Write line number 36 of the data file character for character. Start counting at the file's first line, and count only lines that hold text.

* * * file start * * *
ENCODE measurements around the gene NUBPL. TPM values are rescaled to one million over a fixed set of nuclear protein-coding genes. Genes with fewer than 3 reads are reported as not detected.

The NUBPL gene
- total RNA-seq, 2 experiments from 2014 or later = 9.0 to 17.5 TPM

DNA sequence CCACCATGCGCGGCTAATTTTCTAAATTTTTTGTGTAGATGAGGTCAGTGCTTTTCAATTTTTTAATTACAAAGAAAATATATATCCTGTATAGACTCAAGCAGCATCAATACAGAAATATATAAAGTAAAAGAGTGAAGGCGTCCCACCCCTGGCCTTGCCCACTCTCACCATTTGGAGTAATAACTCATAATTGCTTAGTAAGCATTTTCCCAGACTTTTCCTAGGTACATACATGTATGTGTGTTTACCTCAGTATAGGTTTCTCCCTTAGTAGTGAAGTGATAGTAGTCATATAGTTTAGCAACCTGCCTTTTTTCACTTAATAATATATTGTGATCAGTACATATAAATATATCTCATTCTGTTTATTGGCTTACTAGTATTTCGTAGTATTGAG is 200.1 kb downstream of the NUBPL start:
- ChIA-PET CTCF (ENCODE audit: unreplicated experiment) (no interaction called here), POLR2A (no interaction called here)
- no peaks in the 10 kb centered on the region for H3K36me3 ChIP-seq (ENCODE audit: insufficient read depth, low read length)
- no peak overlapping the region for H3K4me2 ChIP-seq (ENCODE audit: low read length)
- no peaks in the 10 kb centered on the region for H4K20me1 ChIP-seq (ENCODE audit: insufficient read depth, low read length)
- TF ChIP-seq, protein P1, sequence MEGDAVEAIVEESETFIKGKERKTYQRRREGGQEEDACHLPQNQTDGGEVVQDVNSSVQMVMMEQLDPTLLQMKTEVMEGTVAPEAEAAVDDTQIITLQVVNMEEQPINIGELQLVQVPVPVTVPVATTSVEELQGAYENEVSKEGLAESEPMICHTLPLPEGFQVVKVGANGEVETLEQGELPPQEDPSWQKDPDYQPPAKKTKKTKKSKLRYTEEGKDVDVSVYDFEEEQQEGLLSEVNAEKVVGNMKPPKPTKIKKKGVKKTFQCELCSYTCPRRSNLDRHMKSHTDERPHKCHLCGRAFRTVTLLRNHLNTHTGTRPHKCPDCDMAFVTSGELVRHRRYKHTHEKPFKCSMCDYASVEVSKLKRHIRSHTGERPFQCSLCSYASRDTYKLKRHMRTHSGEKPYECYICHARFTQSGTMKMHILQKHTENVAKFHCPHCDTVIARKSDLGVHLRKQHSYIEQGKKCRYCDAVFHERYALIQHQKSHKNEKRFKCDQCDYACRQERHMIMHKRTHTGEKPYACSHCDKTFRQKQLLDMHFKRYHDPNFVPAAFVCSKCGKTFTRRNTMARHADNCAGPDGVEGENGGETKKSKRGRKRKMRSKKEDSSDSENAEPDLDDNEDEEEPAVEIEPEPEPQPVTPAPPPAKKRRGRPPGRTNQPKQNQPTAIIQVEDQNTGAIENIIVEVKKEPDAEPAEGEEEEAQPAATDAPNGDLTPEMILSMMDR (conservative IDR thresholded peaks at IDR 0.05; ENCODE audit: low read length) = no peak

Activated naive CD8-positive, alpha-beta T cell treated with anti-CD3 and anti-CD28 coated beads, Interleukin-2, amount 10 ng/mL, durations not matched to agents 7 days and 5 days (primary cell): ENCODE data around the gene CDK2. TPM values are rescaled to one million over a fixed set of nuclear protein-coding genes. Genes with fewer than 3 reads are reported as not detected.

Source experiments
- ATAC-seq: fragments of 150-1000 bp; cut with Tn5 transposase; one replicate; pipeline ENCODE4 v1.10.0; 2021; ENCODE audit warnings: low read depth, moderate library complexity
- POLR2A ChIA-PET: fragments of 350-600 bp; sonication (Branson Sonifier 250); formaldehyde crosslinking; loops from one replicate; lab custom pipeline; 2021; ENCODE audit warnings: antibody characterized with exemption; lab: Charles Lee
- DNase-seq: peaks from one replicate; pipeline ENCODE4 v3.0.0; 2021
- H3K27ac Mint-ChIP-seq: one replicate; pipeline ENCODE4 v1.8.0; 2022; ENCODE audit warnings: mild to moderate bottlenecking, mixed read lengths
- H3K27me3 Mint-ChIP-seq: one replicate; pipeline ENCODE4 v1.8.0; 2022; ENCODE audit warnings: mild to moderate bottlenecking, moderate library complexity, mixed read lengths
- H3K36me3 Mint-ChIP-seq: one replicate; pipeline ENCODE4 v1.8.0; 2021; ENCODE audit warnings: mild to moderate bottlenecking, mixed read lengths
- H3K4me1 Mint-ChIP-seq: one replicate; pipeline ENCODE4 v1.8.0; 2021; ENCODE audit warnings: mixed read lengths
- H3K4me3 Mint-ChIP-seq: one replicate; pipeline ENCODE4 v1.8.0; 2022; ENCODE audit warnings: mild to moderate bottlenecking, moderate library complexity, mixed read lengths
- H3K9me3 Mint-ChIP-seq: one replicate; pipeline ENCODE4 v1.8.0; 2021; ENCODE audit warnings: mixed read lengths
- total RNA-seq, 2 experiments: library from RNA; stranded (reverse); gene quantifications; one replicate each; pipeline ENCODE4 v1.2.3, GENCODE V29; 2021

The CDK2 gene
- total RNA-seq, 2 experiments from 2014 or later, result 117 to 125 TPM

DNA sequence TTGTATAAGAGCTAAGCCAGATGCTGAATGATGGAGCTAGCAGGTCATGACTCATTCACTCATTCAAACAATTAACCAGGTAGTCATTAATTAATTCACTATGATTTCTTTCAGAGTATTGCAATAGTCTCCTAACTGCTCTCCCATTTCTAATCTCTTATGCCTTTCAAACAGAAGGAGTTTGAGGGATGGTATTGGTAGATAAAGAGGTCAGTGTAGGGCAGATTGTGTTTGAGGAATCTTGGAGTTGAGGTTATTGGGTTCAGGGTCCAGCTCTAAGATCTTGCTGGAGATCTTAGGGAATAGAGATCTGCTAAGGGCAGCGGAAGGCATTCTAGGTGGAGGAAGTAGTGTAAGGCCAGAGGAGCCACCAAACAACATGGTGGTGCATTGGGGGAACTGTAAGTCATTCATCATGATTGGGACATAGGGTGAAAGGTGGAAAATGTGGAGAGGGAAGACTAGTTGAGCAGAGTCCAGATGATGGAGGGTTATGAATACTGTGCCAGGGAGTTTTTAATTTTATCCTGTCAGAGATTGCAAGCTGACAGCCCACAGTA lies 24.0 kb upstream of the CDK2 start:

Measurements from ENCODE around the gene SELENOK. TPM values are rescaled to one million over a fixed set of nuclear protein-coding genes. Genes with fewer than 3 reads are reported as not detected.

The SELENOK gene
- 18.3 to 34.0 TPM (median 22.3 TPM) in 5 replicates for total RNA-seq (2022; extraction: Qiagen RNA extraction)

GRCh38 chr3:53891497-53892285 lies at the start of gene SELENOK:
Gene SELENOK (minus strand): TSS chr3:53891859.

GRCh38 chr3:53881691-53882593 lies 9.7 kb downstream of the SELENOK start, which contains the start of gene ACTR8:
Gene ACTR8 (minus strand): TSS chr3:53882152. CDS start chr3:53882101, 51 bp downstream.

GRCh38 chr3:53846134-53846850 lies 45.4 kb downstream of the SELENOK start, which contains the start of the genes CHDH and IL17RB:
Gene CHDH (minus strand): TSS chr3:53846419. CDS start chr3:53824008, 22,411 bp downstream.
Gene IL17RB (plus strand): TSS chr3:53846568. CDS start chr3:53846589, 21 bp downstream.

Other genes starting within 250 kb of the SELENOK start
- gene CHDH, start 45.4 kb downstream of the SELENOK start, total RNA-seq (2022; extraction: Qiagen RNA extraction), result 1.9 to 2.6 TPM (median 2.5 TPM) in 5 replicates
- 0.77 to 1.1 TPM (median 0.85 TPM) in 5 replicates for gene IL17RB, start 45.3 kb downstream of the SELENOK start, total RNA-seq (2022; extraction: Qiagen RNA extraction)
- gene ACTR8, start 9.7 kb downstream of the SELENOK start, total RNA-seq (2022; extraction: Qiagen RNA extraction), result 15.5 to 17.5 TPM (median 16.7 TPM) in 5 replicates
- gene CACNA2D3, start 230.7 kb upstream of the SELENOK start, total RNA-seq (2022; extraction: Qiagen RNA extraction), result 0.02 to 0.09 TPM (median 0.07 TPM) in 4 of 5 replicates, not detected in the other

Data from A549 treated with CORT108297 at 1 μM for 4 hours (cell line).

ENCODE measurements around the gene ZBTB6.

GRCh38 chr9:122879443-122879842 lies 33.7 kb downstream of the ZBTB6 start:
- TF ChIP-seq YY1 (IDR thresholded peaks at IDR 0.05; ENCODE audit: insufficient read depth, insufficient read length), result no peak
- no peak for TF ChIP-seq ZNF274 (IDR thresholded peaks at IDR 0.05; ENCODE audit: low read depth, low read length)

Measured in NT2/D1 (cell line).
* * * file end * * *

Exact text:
- gene CHDH, start 45.4 kb downstream of the SELENOK start, total RNA-seq (2022; extraction: Qiagen RNA extraction), result 1.9 to 2.6 TPM (median 2.5 TPM) in 5 replicates